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Norwegians in Costa Rica in shock over massacre

July 28, 2011

Thomas Davis reacted the way many people do in the face of tragedy – he didn’t believe it. He had good reason: The attack took place in Norway of all places, a country where the police don’t carry guns, the maximum sentence for murder is 21 years and the cushy prisons look like Ikea stores.

In Norway, criminals don’t explode bombs or shoot kids.

”Nothing ever happens there,” Davis, 38, said. “This politician maybe stole a little money from somebody. Nothing ever happens. And we’re following it on the Internet, and we see there’s a shooting going on.”

Davis, and his wife Vigdis Vatshaug, both of Norway, spent last Friday calling family members back home and scouring through Norwegian newspapers on the Web trying to gather what happened. The couple moved to Costa Rica in 2007, where they opened a sportfishing and kayaking lodge on the Gulf of Nicoya called Bahía Rica. Ninety percent of their guests are Norwegians. The hosts enjoy cooking homemade Scandinavian breads and cakes and traditional lamb recipes. A group from Norway checked out of the Bahía Rica cabins Thursday, a day before the unfathomable act occurred.

On July 22, a 32-year-old Norwegian man named Anders Behring Breivik allegedly set off a bomb in downtown Oslo that killed eight. Afterwards, the suspect entered a Labor Party youth camp on an island covered in dense pine trees, called Utoya. He dressed in a police officer’s uniform and carried an assault rifle and a handgun.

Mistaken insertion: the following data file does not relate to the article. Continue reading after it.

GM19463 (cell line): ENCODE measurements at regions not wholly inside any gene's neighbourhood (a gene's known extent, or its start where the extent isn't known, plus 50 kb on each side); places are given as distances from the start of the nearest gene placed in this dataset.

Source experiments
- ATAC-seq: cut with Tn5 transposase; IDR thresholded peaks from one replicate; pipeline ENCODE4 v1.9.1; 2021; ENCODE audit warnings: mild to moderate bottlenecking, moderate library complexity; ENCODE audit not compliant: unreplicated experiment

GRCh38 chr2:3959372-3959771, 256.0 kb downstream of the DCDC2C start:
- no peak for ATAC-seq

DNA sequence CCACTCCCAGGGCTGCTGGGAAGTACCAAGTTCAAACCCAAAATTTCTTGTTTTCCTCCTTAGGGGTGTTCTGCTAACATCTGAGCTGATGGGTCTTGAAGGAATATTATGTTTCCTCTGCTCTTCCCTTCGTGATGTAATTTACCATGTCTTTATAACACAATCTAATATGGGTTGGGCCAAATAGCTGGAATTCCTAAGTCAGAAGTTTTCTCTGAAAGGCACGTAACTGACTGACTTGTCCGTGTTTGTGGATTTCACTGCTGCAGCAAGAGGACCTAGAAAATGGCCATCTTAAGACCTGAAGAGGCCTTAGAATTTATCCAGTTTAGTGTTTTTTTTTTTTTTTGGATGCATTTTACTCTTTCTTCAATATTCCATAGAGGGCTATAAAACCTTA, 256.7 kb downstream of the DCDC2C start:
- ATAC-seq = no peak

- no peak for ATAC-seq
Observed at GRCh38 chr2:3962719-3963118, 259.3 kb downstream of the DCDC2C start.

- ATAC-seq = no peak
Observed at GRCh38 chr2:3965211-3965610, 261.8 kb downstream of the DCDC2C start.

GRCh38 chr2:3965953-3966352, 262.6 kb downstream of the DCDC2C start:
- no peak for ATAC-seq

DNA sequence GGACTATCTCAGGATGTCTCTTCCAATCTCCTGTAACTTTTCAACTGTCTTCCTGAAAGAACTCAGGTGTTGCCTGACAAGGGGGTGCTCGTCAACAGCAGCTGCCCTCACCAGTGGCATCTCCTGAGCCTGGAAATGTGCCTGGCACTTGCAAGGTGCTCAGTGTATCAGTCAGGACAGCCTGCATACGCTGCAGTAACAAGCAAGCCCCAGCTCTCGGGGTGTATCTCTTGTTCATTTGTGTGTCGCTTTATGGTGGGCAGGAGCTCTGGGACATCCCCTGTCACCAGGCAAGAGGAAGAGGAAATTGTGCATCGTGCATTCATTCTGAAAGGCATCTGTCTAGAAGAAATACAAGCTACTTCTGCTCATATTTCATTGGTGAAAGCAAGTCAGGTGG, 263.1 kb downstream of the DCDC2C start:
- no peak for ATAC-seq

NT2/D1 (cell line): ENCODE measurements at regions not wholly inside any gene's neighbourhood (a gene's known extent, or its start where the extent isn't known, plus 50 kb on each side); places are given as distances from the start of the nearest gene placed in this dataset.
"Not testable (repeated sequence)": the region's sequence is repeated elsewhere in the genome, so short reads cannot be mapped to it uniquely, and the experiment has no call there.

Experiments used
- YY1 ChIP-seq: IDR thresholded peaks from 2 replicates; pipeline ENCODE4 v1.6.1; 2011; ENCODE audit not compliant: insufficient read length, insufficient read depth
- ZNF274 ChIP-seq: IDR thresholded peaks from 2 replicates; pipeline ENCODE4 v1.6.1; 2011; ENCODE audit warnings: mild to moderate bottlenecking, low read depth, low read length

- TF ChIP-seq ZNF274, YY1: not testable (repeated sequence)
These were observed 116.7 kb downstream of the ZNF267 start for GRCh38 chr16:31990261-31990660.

The massacre left at least 68 dead. Many of the victims were children between the ages of 11 and 19. Breivik, a Christian nationalist, voiced extreme right-wing views and anti-Muslim views in the liberal European country. He sent out a 1,500-word rambling manifesto before his rampage started.

A Norwegian expat delivered a bouquet of flowers to Costa Rica’s honorary Norway consulate in Los Yoses, in downtown San José. Approximately 100 Norwegians live in Costa Rica, General Consul Arnoldo André said.

In addition, a couple dozen children from Norway come here as part of a cultural exchange program. They live with Costa Rican families throughout the country for one year, André said.

The alleged shooter grew up in a wealthy suburb in west Oslo, near where Davis lived. Davis’ grandmother, who lives 15 kilometers from downtown Oslo, heard the bomb blast. A friend sent Davis a Facebook message saying he watched the walls of their house shudder, unaware of the source.

Davis and Vatshaug plan to visit Norway in August or September. They expect to encounter a new environment in a country considered one of the safest in the world.

“It just won’t be the same to go to a place where you most likely will see security at the airport beefed up and you’ll have armed police on the street,” Jones said. “We’re just not used to it.”

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